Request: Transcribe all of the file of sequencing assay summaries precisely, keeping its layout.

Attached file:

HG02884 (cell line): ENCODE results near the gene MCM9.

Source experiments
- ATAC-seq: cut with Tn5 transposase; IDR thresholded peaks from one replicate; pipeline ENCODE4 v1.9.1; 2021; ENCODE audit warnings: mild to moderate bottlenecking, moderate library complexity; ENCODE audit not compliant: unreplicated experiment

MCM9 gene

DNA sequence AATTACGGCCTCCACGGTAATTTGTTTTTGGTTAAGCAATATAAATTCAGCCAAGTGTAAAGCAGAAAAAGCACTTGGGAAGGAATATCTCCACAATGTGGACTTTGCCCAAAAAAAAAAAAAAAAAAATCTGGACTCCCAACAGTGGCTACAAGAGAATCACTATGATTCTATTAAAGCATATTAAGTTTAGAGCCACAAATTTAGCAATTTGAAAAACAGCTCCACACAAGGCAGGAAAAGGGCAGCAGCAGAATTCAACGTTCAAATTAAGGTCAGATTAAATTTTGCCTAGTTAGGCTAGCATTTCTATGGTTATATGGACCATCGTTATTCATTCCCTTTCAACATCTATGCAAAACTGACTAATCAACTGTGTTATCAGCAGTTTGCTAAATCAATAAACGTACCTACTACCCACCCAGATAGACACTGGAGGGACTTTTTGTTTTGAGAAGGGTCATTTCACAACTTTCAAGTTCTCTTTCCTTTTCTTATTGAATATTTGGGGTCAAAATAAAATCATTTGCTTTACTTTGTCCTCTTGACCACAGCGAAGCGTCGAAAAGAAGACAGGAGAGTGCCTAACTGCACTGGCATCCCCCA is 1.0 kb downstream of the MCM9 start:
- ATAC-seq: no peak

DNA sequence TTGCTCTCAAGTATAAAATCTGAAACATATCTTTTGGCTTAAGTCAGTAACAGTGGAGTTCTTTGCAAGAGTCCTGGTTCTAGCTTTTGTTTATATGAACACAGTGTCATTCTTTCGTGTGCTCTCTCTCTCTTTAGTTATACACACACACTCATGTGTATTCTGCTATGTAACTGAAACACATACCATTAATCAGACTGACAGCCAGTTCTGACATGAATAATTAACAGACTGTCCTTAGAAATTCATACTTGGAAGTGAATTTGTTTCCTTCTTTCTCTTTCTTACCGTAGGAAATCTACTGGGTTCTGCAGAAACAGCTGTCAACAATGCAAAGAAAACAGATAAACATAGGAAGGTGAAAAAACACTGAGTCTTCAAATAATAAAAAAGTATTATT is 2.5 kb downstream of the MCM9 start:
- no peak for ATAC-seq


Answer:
HG02884 (cell line): ENCODE results near the gene MCM9.

Source experiments
- ATAC-seq: cut with Tn5 transposase; IDR thresholded peaks from one replicate; pipeline ENCODE4 v1.9.1; 2021; ENCODE audit warnings: mild to moderate bottlenecking, moderate library complexity; ENCODE audit not compliant: unreplicated experiment

MCM9 gene

DNA sequence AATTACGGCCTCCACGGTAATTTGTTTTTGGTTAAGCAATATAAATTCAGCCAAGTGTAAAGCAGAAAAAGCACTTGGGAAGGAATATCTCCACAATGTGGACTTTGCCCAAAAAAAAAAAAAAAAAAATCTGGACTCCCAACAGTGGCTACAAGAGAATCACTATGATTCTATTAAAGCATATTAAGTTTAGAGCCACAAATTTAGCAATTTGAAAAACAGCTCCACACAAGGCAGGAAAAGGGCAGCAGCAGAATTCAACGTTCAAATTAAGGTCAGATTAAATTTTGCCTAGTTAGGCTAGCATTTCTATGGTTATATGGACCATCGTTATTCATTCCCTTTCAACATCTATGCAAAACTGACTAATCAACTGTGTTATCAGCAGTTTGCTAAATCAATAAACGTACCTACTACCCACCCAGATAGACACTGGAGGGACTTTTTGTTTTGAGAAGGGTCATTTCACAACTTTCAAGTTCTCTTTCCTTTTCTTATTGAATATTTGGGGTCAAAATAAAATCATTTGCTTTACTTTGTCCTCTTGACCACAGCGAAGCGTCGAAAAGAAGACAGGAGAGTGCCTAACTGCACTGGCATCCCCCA is 1.0 kb downstream of the MCM9 start:
- ATAC-seq: no peak

DNA sequence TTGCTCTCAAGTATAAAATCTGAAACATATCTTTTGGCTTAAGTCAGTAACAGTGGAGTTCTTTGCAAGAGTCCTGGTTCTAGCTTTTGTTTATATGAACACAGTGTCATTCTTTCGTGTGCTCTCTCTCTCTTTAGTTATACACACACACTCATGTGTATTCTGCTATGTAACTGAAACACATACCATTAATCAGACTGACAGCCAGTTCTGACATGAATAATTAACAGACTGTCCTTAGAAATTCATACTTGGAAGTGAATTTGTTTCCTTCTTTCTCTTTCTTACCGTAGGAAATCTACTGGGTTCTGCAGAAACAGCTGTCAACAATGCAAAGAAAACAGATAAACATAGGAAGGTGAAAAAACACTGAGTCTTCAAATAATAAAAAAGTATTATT is 2.5 kb downstream of the MCM9 start:
- no peak for ATAC-seq